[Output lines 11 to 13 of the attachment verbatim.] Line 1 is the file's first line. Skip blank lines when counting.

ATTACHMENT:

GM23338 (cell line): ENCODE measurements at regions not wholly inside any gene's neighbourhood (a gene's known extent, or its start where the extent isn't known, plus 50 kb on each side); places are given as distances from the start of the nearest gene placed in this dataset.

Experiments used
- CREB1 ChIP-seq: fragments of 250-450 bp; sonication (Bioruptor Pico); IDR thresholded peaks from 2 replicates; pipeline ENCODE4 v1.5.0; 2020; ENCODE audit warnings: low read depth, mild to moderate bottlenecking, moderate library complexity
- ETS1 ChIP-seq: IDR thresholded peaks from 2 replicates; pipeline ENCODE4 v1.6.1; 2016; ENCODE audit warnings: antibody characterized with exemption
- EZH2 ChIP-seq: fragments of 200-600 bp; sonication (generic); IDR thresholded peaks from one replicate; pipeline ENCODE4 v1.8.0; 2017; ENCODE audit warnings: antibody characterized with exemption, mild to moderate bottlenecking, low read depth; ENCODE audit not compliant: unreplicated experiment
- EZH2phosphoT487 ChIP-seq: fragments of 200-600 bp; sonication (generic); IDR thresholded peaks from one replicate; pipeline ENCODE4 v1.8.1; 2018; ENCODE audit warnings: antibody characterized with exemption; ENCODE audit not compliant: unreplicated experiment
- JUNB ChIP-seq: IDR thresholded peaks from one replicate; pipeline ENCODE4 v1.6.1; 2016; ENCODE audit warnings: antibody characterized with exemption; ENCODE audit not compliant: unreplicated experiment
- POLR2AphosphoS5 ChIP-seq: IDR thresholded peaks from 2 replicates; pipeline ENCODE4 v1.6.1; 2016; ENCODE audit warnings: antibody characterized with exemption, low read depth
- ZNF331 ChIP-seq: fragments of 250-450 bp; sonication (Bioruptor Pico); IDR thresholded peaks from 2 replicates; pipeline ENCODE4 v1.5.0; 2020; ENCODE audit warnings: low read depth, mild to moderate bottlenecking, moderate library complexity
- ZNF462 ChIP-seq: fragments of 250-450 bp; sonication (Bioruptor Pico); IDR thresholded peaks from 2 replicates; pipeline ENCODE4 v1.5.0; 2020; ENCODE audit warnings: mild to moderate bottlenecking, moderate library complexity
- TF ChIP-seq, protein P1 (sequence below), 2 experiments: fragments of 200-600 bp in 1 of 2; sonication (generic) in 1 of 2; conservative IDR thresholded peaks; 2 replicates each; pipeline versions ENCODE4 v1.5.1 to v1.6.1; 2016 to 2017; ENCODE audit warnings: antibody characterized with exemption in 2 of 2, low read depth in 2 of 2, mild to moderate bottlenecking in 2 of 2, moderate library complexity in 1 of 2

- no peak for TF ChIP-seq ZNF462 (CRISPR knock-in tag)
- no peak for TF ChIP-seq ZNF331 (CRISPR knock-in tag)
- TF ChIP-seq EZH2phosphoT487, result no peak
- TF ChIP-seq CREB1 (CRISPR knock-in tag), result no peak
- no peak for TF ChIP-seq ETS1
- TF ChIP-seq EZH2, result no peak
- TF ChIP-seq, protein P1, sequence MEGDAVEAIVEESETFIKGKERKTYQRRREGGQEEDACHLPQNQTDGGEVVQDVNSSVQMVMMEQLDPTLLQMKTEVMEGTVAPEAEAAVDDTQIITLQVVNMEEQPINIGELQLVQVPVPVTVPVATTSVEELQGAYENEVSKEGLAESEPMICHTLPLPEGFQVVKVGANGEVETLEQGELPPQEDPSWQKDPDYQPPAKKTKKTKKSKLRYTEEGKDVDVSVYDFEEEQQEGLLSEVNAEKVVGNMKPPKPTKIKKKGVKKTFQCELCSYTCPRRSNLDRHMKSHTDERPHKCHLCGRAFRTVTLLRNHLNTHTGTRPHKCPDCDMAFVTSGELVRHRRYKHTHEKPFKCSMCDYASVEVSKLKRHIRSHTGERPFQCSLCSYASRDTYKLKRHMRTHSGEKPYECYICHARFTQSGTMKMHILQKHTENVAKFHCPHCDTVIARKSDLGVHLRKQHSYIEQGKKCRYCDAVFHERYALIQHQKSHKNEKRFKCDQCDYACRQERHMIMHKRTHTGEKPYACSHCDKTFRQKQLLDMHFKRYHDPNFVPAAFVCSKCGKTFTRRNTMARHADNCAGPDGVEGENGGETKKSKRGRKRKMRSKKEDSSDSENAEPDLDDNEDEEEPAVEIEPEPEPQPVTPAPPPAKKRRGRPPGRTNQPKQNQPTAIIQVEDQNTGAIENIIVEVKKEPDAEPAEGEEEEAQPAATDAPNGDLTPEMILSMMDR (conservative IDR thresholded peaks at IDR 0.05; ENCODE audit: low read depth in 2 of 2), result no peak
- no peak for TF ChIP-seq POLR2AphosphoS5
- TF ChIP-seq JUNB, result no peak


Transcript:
- TF ChIP-seq, protein P1 (sequence below), 2 experiments: fragments of 200-600 bp in 1 of 2; sonication (generic) in 1 of 2; conservative IDR thresholded peaks; 2 replicates each; pipeline versions ENCODE4 v1.5.1 to v1.6.1; 2016 to 2017; ENCODE audit warnings: antibody characterized with exemption in 2 of 2, low read depth in 2 of 2, mild to moderate bottlenecking in 2 of 2, moderate library complexity in 1 of 2

- no peak for TF ChIP-seq ZNF462 (CRISPR knock-in tag)
- no peak for TF ChIP-seq ZNF331 (CRISPR knock-in tag)